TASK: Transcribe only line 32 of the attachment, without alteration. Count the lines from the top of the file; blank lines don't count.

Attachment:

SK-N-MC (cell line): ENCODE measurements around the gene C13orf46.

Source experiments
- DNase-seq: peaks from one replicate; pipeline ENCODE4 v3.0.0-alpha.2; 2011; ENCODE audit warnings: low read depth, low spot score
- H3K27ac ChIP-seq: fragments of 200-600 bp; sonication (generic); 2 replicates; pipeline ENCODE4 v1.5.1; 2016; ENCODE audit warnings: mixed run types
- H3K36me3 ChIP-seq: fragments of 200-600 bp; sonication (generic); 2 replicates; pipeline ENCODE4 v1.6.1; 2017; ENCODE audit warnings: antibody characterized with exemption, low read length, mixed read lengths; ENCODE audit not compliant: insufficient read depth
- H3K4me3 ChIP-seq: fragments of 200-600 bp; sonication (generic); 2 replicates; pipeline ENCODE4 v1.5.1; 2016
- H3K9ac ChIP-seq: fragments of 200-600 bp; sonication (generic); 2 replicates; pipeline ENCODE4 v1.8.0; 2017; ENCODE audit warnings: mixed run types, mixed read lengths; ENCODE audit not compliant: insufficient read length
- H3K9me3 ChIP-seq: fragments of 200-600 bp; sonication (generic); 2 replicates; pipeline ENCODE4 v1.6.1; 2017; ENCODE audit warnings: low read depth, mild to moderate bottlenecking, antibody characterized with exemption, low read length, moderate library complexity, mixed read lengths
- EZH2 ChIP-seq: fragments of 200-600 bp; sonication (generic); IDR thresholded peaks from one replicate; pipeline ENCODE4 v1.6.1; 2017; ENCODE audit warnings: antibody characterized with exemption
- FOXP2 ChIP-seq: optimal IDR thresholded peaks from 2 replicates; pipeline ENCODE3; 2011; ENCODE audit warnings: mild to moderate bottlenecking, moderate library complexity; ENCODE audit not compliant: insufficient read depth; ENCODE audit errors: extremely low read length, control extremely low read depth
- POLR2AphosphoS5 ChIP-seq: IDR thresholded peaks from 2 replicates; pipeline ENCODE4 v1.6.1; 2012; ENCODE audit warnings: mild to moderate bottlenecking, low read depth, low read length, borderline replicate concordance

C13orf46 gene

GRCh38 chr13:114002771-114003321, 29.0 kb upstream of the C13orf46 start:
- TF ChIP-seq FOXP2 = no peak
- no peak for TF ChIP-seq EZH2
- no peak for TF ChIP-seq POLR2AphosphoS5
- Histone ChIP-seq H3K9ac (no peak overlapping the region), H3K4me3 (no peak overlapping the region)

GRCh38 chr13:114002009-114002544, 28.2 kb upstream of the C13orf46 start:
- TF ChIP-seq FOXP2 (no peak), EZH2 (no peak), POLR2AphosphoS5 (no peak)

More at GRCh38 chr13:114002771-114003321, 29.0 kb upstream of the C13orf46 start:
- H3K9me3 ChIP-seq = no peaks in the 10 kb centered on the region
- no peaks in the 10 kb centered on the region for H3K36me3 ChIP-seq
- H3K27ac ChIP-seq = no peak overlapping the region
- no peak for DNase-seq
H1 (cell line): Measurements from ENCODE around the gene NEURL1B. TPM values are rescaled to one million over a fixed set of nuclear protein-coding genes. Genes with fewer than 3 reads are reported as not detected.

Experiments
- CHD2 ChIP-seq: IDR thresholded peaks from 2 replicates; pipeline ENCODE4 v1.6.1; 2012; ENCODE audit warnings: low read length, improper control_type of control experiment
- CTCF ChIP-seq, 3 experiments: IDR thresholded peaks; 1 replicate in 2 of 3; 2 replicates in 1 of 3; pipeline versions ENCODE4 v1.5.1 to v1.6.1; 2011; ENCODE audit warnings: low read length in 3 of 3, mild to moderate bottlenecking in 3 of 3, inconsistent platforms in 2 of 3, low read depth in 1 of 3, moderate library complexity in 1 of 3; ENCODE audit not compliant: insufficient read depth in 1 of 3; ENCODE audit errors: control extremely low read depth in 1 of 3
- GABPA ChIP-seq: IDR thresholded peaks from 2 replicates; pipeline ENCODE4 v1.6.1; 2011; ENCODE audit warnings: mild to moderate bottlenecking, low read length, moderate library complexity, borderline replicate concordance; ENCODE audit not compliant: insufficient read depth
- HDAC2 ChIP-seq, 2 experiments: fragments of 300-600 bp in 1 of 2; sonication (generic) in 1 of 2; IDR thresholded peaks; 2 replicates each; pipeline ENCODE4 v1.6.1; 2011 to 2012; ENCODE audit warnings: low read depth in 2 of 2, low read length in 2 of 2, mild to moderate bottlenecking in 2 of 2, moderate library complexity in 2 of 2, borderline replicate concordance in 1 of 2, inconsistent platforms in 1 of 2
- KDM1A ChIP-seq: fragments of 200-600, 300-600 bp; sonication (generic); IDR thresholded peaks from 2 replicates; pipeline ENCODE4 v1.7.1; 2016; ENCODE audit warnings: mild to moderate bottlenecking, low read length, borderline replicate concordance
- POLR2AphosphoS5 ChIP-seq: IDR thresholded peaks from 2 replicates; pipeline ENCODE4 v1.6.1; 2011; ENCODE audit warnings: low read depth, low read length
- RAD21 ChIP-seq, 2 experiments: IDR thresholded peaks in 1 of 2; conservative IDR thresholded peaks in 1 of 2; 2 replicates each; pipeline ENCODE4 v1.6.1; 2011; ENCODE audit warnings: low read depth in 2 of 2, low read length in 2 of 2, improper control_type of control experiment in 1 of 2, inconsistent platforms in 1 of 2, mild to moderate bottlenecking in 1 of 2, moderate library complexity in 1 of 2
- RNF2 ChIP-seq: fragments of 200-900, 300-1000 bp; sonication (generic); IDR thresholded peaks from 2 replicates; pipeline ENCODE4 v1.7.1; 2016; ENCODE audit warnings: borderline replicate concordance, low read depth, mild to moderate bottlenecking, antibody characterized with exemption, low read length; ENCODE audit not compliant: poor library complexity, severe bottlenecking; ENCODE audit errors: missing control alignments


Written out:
- POLR2AphosphoS5 ChIP-seq: IDR thresholded peaks from 2 replicates; pipeline ENCODE4 v1.6.1; 2011; ENCODE audit warnings: low read depth, low read length